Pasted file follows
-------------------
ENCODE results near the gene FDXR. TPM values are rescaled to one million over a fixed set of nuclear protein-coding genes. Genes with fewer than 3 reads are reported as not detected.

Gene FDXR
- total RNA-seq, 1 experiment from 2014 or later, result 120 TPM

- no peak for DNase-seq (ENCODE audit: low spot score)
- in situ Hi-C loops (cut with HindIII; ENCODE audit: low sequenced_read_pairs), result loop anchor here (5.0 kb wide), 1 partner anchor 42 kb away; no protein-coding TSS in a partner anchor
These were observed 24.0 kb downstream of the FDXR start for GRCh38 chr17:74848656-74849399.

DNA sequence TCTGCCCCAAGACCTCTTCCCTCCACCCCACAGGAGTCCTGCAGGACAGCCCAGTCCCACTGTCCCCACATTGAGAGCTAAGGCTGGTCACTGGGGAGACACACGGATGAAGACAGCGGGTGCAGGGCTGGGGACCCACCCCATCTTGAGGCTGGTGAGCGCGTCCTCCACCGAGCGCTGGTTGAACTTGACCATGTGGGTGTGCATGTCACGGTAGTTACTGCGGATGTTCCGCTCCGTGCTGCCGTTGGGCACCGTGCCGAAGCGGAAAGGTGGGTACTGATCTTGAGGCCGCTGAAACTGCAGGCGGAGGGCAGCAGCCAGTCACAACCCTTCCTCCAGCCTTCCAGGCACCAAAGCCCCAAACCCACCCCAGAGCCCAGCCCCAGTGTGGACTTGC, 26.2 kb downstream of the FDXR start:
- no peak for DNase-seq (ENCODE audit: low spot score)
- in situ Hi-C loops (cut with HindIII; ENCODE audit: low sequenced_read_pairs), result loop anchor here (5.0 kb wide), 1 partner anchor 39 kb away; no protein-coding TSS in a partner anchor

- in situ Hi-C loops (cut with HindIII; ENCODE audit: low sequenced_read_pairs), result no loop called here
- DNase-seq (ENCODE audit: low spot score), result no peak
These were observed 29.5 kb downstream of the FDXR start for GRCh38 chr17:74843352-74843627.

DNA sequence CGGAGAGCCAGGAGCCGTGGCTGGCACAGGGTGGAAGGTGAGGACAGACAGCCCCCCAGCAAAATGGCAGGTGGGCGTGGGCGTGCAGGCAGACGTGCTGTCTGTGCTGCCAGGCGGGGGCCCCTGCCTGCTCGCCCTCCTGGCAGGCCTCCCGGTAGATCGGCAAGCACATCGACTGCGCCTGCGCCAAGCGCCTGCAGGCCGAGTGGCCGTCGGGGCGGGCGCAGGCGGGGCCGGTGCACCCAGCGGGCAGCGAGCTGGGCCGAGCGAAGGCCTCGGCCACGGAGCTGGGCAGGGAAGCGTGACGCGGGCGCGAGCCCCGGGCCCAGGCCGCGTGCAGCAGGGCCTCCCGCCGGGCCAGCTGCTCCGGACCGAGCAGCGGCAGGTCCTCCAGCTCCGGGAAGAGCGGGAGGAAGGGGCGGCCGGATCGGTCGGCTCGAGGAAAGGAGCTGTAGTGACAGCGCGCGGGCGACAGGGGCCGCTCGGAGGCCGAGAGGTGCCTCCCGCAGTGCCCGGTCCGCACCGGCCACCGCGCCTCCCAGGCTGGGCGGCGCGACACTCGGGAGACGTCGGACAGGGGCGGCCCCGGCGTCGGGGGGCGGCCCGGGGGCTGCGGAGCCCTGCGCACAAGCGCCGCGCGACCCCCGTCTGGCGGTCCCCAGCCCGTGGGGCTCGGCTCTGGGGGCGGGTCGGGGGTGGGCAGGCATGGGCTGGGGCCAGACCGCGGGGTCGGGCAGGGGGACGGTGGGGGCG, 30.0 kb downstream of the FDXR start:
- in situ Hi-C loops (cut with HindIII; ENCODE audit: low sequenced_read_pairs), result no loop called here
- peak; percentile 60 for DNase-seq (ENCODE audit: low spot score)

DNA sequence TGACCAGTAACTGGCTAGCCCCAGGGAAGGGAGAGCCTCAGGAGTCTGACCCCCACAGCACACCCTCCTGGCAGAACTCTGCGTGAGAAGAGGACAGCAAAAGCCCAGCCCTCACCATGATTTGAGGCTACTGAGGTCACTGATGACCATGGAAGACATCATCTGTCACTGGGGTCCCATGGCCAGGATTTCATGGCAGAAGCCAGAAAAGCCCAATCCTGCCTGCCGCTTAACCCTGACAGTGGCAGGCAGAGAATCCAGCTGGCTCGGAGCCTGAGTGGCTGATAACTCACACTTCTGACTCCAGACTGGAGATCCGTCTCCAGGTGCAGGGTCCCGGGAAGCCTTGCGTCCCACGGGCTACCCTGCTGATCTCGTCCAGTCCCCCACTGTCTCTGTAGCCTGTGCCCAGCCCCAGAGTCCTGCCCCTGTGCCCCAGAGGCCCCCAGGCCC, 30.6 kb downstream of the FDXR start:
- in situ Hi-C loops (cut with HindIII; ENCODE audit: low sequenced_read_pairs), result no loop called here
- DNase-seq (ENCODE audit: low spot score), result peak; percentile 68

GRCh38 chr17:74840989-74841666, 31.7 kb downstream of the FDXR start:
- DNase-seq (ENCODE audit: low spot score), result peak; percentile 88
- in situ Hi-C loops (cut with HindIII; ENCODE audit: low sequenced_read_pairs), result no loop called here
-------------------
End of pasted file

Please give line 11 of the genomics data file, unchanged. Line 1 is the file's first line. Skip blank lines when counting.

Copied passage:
- DNase-seq (ENCODE audit: low spot score), result no peak